How to Make a Bambangan Pickle 101

Bambangan or it's scientific name, Mangifera pajang is a type of mango-like fruit since they are from the same genus. It has thick brown skin and the pulp is yellow when fully ripe. They grow in a very tall tree. It take years for a fully matured tree to grow and produce fruit. People normally don't climb up the tree to harvest the fruit, but instead, bambangan fruit fall on ground when it ripe. It's hard and thick skin protect it from breaking upon landing on ground. During it's season, you can easily spot them in a local market with cheap price, around RM1-2 per piece depend on size. Average ripe rip fruit is about 2 adult's fist join togther. It can be eaten raw as fruit but for Kadazan Dusun community in Sabah, making them into pickle is the best and most favourable. I like them very much. My late grandmother is a pure Dusun race, she used to make this at home. This was actually my first attempt making a bambangan pickles. Perhaps there are few ways on how to make a good pickles. But this is the basic and simple one.


Fully ripe bambangan fruits
Chili (optional)


Peel the skin, i find it cutting and peel like this method below is more easier and faster. Be very careful not to let the liquid from the tip stain the fruit or your bare hand. They will cause extreme itchiness. You can use a glove or wrap your hand with plastic bag. Another tips is don't wash the fruit after you have peel off the skin. This is to prevent them from becoming dark color after keeping in a jar.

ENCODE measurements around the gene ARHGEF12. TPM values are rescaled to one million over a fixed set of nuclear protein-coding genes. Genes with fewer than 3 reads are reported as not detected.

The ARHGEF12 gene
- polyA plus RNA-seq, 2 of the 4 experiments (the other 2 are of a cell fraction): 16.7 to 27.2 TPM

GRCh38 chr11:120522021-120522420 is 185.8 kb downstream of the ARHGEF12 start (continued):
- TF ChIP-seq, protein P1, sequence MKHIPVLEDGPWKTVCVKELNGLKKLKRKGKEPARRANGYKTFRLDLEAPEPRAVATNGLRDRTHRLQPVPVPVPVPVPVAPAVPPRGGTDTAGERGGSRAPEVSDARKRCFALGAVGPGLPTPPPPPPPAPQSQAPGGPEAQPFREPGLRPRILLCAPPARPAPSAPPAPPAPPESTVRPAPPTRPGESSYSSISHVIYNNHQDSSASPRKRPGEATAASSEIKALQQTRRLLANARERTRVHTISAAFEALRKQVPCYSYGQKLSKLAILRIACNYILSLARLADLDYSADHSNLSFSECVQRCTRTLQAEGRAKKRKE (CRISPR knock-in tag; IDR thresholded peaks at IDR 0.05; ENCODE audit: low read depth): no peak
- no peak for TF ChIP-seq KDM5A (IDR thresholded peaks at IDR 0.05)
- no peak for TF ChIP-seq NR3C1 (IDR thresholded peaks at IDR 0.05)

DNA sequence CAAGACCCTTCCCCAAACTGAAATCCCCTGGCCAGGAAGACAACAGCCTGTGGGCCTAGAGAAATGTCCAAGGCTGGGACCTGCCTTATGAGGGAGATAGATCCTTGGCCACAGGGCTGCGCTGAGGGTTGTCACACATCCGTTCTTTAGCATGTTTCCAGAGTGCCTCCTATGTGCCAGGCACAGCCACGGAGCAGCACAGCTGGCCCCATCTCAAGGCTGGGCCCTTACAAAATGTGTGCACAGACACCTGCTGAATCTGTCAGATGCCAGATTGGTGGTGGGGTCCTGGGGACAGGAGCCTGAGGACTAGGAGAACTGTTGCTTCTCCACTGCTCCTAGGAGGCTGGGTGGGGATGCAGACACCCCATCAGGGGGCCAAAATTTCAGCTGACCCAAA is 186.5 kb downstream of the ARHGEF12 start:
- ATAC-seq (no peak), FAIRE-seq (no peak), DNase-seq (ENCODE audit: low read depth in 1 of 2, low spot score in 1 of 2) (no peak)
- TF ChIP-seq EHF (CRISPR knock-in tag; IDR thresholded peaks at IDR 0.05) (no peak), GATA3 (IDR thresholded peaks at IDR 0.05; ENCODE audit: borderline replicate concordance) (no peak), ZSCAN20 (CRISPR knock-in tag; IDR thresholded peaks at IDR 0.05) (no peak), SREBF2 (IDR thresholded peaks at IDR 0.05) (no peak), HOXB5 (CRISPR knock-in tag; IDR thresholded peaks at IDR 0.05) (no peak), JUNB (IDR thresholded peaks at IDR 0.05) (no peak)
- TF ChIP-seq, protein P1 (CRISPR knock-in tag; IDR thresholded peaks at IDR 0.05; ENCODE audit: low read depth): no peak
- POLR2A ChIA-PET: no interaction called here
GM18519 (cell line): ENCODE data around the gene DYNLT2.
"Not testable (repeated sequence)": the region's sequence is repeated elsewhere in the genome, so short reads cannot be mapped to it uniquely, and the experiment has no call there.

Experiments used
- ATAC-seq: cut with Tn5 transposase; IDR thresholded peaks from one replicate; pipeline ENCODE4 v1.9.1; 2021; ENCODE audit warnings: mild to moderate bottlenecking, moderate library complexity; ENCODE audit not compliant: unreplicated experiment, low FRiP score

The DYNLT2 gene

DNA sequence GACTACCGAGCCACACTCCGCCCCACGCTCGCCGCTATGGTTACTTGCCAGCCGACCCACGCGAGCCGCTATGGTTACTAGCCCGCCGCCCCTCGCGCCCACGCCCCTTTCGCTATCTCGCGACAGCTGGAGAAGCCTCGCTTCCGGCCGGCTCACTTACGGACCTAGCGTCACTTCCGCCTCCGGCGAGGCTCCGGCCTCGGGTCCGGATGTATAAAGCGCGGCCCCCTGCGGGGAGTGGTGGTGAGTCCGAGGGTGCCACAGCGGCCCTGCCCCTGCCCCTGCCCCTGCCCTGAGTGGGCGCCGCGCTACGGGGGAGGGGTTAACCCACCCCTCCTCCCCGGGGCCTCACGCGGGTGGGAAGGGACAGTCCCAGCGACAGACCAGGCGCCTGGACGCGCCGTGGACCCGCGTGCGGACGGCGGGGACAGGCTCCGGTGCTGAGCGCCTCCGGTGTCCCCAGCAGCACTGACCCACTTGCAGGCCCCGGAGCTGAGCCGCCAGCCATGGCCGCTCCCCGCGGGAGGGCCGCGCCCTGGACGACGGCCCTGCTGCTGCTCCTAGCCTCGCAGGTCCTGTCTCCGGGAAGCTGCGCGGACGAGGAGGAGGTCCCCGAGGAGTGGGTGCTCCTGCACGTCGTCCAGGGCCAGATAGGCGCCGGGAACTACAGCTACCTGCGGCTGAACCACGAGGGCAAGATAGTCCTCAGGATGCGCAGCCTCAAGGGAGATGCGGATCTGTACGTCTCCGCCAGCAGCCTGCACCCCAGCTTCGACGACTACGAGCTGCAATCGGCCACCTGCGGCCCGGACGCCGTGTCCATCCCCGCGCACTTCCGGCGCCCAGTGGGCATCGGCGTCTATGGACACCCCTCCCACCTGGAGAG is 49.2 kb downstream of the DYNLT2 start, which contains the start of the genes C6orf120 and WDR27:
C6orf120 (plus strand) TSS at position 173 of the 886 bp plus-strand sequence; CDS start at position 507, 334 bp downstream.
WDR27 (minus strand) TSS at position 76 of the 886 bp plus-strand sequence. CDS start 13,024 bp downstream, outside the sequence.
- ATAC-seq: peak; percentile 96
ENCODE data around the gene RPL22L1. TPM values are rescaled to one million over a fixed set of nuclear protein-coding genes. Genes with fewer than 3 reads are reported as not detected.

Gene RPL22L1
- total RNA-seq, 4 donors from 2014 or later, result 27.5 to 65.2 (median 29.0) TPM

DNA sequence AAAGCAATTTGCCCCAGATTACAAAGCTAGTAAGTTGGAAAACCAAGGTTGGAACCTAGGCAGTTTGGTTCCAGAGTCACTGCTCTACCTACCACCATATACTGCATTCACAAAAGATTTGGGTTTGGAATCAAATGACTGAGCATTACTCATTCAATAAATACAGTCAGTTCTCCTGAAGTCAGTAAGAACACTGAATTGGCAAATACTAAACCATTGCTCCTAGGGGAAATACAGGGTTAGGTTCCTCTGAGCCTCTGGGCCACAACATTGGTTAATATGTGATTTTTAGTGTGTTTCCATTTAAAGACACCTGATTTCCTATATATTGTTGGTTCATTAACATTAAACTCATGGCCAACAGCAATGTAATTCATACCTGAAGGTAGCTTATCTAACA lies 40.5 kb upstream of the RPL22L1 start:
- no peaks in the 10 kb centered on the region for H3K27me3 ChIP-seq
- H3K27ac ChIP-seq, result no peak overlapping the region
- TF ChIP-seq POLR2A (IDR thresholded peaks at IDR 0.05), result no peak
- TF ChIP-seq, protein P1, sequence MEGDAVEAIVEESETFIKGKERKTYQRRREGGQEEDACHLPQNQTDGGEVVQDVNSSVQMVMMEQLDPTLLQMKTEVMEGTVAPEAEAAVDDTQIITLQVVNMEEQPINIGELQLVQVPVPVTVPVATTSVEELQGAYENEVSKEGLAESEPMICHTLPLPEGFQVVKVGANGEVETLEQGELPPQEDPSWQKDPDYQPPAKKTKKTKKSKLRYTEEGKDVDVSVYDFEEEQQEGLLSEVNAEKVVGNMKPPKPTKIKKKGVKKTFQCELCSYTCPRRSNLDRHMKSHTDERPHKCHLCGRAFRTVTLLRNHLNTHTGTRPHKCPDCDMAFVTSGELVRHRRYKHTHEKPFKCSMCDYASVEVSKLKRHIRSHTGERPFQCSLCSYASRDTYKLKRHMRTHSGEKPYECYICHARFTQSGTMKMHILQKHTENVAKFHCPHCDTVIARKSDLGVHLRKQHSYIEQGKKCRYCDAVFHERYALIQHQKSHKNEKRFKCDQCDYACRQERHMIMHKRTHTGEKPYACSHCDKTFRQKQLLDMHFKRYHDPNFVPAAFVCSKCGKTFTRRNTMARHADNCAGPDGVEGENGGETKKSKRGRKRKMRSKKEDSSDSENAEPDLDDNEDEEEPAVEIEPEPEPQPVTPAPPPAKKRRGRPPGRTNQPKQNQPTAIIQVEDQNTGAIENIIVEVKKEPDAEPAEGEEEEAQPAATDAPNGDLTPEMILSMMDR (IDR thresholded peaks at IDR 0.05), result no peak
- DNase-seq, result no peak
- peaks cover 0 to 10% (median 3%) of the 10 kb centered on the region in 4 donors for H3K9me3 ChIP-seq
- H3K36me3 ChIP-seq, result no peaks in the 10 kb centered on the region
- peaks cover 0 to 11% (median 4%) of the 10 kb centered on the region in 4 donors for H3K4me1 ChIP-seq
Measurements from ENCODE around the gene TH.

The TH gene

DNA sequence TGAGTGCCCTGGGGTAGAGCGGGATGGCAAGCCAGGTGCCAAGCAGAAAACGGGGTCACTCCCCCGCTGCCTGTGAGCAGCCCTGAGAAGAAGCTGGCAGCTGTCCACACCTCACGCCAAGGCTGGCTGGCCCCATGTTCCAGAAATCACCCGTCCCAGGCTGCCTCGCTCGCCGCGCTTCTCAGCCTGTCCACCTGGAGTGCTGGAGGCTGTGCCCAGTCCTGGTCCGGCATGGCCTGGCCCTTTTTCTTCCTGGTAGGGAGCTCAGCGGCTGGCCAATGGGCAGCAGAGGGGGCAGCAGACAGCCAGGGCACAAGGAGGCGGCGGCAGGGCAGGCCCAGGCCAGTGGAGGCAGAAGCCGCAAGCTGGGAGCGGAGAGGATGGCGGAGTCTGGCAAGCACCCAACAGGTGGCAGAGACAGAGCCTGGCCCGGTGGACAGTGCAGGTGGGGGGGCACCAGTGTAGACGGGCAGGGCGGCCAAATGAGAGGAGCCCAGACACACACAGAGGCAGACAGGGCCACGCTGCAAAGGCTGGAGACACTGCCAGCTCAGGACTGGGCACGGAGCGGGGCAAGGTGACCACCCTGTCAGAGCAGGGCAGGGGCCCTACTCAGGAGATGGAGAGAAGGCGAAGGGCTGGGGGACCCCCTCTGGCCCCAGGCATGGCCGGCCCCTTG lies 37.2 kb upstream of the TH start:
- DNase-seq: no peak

After you have peel off the skin, cut the yellow pulp into smaller chunk. Put aside and use your brute force to take out the seed which protected by very hard shell. 

Grate the inner seed (white) on top of the fruit and add in salt according to your taste. Mix well with spoon. 

You can add some chilli if you like before transfer it into an air tight jar

The best time to eat them was after a week fermented in this jar. You can just simply eat it during heavy meal as side dishes or cook with other dishes. Fermented bambangan in a jar can keep up to 1 year. 

Bernard Tzing

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